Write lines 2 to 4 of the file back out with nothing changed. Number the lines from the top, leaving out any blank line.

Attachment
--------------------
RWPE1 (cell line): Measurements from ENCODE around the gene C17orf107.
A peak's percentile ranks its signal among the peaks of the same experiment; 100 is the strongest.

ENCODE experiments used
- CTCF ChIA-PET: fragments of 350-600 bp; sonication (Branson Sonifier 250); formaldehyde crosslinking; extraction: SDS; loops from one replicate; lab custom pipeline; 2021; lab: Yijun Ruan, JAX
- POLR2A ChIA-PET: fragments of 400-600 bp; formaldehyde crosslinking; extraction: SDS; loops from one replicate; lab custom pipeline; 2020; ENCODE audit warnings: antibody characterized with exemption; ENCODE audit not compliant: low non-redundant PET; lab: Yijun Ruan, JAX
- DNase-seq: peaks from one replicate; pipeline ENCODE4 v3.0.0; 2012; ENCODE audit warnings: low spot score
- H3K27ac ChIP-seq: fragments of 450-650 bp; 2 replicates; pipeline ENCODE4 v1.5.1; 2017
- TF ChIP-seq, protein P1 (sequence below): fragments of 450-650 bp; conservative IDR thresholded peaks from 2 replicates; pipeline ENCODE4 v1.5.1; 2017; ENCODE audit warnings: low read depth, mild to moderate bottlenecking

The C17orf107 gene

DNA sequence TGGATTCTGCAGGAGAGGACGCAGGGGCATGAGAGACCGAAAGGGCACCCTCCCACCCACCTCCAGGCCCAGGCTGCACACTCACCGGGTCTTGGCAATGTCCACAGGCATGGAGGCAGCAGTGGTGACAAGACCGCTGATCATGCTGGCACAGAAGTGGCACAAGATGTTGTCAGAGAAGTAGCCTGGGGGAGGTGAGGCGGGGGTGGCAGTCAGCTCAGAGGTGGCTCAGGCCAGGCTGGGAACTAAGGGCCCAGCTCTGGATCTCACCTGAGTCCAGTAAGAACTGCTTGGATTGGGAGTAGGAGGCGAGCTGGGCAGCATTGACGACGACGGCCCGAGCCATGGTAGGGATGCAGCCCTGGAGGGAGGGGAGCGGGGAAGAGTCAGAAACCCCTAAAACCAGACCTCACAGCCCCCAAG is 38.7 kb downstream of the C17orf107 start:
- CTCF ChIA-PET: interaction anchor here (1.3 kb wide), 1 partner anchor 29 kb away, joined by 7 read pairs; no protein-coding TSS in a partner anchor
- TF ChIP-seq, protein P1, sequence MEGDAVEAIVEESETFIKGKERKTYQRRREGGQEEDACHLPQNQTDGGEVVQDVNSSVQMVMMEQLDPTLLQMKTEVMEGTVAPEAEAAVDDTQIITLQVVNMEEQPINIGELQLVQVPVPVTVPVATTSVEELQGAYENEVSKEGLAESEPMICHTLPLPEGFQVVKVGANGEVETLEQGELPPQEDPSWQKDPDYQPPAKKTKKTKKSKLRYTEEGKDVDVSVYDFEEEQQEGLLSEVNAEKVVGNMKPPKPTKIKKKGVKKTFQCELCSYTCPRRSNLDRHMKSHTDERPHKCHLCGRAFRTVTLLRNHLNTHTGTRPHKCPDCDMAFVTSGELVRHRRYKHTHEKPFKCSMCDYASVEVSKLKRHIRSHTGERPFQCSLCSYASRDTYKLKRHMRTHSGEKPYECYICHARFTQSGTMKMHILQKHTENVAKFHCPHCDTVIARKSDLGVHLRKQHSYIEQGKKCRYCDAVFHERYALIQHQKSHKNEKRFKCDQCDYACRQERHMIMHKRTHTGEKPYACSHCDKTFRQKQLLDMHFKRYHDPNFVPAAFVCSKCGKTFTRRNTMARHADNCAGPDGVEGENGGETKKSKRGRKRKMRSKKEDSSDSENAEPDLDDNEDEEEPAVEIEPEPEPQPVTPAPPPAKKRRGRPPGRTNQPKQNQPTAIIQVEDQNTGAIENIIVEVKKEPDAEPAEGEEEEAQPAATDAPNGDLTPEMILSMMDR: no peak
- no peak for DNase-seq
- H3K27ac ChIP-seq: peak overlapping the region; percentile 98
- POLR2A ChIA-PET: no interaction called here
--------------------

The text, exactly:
A peak's percentile ranks its signal among the peaks of the same experiment; 100 is the strongest.

ENCODE experiments used
- CTCF ChIA-PET: fragments of 350-600 bp; sonication (Branson Sonifier 250); formaldehyde crosslinking; extraction: SDS; loops from one replicate; lab custom pipeline; 2021; lab: Yijun Ruan, JAX